Training Industry Quarterly - Fall 2011 - (Page 45)

CLOSING ARGUMENTS | TIM SOSBE WE’RE HARD-WIRED TO BE INVENTORS AND INNOVATORS THE THREE T’s I ain’t looking for praise or pity I ain’t coming round searching for a crutch I just want someone to talk to And a little of that human touch — Bruce Springsteen L et me take a few moments here and recap some professional highlights from my last few months. Here we go: I’ve read articles, perused blogs, produced webinars and attended conferences, and there’s been one common theme running through all those different mediums for information delivery. That theme, of course, is technology. Not surprising I know. You’d do better these days trying to avoid sunshine than discussions around technology, with that double whammy coming at you both at work and at home. I know it does for me. At work I routinely take part in webinars with speakers and audience members from the other side of the planet, and at home I have phone service that doesn’t involve wires and a toaster that automatically spots the difference between wheat bread and a frozen pastry. Technology, of course, is about making lives easier, whether it’s supporting simpler processes in the workplace, making life better in the kitchen or living room, or just opening new areas of innovation anywhere. If you’ve reached this column in what I’ll call the traditional way – after rifling through the previous pages in this issue (this technology-powered issue, I could add) – then you know that technology has been the topic of the day. There have been articles on e-learning, m-learning, game-based learning and so on. That’s as it should be: Technology is the great enabler of training these days, allowing organizations to reach wider audiences more quickly and generally more cheaply. If training today were a baby, then technology would be the stroller that allows it to see the world. To extend that metaphor, trainers would be the proud parents deciding where to aim the stroller on any given day. Oh the places you’ll go, to quote Dr. Seuss. That’s great, that’s good, that’s important. We should see new places, we’re supposed to do new things, we’re hard-wired to be inventors and innovators. Technology powers all that. But when I think about training and growth and knowledge transfer, I can’t help but think about Dave Muir and Liz Redar, a former teacher and my first professional boss, respectively, two people who taught me more than even they realized about the work I’ve spent my adult life doing. I learned the rudiments of journalism under Dave Muir, back when the height of technology was the typewriter, and I learned the difference between theory and practice from Liz Redar, working at a newspaper (remember those?) that was just a short walk past movable type set by hand. Both good people who are gone now, but definitely not forgotten. I think of them when I think of technology. As much as I like the almost god-like feel of making live television pause while I go get a snack, I remember what I learned from real people, and it makes me think. Technology can do a lot that impresses you, but does it really inspire you? And isn’t that what education and training is all about? Don’t get me wrong: I definitely do NOT want to rewind the calendar, as I love the satellite radio in my car, the website with all the videos, the ability to take a picture, print it, frame it and share it with everyone I know in just a few minutes time. But when I have to take a class or learn a how-to, I still look for a teacher. He or she doesn’t even have to be in the same hemisphere … just there. Of course, the beauty of today’s technology is how possible it is to find an inspirational educator outside your comfortable little circle of existence: A colleague from across the country, a guru from across an ocean, a professor who works in cyberspace. The typewriter did little to address that need. Time marches on, and since it only marches in one direction, we have to either fall in step with it or get run over by it. Fortunately, it seems to be taking us in good places, and it’s enabling good things along the way. But the more we can bring the three T’s together — training, technology and teachers — the better I’ll feel. Tim Sosbe is editorial director of Training Industry Quarterly and general manager of TrainingIndustry.com webinars. E-mail Tim. 45 Training Industry Quarterly, Fall 2011 / A Training Industry, Inc. ezine / www.trainingindustry.com/TIQ http://www.TrainingIndustry.com http://www.trainingindustry.com/TIQ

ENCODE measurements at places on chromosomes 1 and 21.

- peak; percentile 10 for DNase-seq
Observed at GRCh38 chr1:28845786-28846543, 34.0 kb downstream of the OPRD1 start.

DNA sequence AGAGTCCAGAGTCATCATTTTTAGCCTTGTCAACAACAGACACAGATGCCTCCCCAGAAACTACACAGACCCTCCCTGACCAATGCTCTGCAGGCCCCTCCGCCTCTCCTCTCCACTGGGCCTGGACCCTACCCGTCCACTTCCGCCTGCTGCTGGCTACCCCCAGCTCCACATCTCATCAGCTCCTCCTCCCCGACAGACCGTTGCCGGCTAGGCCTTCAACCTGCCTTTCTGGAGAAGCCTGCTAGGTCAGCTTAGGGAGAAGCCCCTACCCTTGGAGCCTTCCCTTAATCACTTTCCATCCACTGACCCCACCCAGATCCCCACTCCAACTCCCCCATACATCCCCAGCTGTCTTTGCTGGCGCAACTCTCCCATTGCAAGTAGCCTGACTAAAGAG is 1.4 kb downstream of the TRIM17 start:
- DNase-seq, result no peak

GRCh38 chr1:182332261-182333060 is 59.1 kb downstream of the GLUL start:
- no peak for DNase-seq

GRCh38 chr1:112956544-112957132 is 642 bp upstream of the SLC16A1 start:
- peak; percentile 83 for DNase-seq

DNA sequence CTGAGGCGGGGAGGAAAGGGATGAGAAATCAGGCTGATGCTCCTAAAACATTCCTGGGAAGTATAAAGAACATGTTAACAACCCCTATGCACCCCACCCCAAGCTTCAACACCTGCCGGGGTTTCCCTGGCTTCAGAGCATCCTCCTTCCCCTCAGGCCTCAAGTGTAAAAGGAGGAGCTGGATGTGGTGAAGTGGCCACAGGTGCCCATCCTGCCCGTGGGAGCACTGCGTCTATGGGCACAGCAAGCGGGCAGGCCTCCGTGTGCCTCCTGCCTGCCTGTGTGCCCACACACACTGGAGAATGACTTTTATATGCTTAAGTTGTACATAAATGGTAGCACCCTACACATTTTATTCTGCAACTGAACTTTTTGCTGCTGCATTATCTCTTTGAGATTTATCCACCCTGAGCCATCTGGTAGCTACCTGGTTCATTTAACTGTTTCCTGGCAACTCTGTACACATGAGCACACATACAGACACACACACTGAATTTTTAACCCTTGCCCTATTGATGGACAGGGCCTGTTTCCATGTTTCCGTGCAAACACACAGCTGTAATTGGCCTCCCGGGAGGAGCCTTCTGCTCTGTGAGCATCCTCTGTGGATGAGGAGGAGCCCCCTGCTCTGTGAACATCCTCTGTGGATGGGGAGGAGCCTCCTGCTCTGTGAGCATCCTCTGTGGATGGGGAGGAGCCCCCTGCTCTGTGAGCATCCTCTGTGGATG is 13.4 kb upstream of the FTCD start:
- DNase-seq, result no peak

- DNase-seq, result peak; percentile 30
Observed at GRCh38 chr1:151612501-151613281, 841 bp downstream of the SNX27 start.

Table of Contents for the Digital Edition of Training Industry Quarterly - Fall 2011

Training Industry Quarterly - Fall 2011
From Where I Sit: Back to the Basics
Table of Contents
Ad Index
The Learning GPS
Work that Stretches: The Best Teacher
The Promise and Peril of Social Enterprise
Technical Training: How is it Different?
Companies Press 'Play' on Training Games
Redefining the 'e' in e-Learning
Essential Components for Effectively Training a Global Workforce
Five m-Learning Considerations for Your Talent Management Strategy
Instructional Design: Learning Meets Technology
Improving Training: Thinking Like a Game Developer
Casebook: Pfizer: Moving Product Sales Training Online
Why is Mobile Learning Not More Popular?
Tweet Suite
Company News
Closing Arguments: The Three T's

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